Background and Objective
C-reactive protein (CRP) has several potentially antibacterial effects, and variation in the CRP gene is known to influence CRP levels. Whether this variation influences risk of infection, and hence whether CRP has anti-infective activity in humans, is uncertain.
We evaluated a series of haplotype-tagging single nucleotide polymorphisms among 5374 individuals in the Cardiovascular Health Study (CHS), a cohort of older adults from four communities, who were followed for community-acquired pneumonia for 12-13 years. Secondarily, we evaluated whether these polymorphisms varied among men in the Health Professionals Follow-up Study (HPFS) who self-reported pneumonia on biennial questionnaires.
There were 581 (507 white and 74 black) CHS participants with incident hospitalizations for pneumonia. No SNPs or haplotypes were associated with risk among white CHS participants. Among black participants, the haplotype tagged by A790T was associated with lower risk of incident pneumonia (hazard ratio 0.5; 95% confidence interval, 0.3-0.9) and with higher CRP levels. In HPFS, a separate haplotype was associated with less frequent self-reported pneumonia but not with circulating CRP levels.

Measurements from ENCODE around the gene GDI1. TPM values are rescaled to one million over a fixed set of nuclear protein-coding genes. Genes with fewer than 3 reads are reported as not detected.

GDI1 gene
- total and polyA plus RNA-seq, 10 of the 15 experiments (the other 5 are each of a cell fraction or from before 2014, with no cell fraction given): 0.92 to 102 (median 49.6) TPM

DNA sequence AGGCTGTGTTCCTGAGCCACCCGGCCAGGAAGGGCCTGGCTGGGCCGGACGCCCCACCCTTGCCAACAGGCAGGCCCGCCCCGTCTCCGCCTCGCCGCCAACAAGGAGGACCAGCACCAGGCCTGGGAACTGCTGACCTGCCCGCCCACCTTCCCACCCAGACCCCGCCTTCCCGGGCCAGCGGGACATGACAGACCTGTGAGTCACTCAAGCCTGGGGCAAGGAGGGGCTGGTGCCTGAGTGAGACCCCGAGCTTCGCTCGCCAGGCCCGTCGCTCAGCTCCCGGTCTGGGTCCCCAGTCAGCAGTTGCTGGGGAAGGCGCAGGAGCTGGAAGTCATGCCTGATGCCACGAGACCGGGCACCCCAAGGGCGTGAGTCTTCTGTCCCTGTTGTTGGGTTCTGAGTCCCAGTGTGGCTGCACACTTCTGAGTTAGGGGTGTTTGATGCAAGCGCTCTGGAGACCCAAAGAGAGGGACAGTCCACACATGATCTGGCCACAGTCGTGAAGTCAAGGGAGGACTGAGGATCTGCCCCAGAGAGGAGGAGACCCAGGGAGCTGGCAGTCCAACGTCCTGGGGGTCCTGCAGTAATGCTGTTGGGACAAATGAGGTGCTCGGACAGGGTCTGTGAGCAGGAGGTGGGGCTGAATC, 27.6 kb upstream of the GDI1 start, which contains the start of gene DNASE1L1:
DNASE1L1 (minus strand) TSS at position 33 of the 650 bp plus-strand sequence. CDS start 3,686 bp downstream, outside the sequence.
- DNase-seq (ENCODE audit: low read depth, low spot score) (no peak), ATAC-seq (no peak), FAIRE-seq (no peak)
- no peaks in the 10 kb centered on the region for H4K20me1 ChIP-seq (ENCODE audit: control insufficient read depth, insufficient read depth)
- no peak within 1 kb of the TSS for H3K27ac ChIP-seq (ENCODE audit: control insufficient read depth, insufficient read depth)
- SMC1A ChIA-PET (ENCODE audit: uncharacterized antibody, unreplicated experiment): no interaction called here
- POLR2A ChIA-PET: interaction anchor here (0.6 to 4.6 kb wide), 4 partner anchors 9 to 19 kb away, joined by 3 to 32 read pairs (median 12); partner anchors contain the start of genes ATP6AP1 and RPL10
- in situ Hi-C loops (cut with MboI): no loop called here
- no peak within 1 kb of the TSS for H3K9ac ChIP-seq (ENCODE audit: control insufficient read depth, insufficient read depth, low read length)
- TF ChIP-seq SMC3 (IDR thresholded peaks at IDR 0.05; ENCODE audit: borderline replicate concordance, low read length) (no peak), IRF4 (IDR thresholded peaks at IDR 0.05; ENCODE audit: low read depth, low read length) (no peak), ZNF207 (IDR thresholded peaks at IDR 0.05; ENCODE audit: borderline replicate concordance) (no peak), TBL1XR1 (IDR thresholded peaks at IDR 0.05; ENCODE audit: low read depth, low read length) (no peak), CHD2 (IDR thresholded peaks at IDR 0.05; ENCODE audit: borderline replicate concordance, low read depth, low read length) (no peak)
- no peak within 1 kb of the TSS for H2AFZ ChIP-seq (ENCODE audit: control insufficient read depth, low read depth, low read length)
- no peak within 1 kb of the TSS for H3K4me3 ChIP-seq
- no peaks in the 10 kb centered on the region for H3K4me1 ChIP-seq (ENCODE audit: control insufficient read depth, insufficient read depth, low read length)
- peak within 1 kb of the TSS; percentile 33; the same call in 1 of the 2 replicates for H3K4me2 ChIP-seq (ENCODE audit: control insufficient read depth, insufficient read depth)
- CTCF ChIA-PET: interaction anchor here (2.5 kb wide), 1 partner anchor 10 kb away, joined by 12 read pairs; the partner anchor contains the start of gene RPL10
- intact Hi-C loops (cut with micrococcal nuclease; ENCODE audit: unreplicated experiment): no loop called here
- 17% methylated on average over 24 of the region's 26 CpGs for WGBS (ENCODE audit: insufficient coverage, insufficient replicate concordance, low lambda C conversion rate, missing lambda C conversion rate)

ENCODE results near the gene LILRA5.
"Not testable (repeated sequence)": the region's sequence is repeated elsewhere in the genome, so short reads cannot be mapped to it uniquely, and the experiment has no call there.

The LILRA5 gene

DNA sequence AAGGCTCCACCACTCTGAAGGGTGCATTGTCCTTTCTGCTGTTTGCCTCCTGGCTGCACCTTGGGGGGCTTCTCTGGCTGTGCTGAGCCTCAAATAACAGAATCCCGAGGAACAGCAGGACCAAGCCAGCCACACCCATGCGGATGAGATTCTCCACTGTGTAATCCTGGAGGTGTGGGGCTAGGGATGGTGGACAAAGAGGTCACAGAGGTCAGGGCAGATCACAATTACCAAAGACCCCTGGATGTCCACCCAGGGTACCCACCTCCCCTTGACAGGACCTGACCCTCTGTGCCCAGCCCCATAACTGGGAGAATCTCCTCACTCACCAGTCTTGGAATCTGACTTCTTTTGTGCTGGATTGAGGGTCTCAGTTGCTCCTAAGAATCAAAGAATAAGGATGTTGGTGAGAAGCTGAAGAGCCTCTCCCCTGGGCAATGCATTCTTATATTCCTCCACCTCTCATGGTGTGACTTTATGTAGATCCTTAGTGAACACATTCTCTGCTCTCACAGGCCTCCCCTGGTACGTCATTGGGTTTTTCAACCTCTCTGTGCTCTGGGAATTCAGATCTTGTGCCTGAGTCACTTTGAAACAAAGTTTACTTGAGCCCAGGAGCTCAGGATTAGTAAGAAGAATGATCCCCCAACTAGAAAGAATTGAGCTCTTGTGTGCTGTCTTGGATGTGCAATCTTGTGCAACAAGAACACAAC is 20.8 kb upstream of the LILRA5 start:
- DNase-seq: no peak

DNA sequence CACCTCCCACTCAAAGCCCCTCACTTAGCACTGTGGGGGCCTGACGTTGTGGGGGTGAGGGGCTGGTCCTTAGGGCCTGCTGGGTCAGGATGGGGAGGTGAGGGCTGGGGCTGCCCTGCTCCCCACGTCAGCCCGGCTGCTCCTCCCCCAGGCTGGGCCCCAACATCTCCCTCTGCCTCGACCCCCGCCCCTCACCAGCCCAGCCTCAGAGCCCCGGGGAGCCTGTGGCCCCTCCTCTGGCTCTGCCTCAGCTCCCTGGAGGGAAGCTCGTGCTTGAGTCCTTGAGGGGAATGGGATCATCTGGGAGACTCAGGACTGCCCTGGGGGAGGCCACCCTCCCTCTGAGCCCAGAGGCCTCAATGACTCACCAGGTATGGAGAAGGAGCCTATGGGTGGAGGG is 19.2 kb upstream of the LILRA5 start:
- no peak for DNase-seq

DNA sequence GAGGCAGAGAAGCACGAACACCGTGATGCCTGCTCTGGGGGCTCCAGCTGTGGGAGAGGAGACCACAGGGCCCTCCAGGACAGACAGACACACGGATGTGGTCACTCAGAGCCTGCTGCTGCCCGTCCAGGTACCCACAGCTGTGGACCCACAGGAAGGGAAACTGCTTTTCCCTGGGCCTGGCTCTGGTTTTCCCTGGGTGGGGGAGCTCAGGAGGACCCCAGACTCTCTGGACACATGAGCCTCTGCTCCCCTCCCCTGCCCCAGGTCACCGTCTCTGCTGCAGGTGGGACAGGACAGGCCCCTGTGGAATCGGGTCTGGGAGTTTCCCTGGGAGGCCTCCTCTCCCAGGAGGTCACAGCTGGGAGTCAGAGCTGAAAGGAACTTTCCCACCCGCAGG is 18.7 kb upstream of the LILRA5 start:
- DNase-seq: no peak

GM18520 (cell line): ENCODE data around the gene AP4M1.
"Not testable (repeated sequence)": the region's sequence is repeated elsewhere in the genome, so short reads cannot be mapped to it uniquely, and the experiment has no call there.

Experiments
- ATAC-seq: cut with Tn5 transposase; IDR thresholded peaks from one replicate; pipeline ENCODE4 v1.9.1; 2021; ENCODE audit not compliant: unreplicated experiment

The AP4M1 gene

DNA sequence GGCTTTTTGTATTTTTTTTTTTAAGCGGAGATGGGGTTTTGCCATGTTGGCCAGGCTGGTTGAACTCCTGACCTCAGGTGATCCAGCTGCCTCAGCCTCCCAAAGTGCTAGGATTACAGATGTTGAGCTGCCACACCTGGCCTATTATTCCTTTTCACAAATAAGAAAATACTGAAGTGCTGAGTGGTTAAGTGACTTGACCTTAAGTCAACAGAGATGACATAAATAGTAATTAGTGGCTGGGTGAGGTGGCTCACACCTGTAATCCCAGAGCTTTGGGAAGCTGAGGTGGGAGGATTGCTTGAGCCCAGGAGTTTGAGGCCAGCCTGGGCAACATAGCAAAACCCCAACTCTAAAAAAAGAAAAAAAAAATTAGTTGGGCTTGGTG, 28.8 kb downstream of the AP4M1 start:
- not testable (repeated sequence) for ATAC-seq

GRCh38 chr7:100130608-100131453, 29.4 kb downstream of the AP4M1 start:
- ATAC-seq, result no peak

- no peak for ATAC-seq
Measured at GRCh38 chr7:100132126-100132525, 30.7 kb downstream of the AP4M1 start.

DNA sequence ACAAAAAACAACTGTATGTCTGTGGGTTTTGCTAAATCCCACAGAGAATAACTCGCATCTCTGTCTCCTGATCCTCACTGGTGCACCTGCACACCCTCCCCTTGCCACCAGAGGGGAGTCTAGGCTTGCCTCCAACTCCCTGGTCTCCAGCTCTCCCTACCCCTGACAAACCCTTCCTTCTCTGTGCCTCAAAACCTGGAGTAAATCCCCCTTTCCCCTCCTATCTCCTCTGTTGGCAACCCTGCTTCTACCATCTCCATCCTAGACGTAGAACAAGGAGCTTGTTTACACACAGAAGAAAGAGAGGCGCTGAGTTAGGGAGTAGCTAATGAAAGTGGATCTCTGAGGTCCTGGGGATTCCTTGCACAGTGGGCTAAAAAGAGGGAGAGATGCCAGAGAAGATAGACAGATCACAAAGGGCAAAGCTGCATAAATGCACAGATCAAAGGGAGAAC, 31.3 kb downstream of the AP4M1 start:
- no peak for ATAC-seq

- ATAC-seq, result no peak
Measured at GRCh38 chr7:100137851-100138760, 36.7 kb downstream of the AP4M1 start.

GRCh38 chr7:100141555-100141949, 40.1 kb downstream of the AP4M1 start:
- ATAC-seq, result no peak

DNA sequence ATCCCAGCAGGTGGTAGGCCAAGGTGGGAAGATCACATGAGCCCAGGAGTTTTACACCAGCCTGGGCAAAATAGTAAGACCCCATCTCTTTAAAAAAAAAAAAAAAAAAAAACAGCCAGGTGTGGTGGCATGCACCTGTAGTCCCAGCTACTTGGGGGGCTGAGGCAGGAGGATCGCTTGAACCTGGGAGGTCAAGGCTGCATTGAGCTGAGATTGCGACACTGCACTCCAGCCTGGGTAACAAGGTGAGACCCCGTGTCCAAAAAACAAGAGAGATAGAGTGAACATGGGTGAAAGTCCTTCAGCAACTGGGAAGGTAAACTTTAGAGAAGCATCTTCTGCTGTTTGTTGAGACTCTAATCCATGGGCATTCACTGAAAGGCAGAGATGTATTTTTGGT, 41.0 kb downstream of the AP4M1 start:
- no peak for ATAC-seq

Some genetic variants in CRP may be associated with risk of pneumonia, but haplotypes associated with risk are variably associated with baseline CRP levels. If CRP is a relevant component of innate immunity in humans, the inducibility or tissue-specificity of expression may be at least as important as chronic circulating levels.
Keywords: C-reactive protein, single nucleotide polymorphism, pneumonia, cohort studies, epidemiology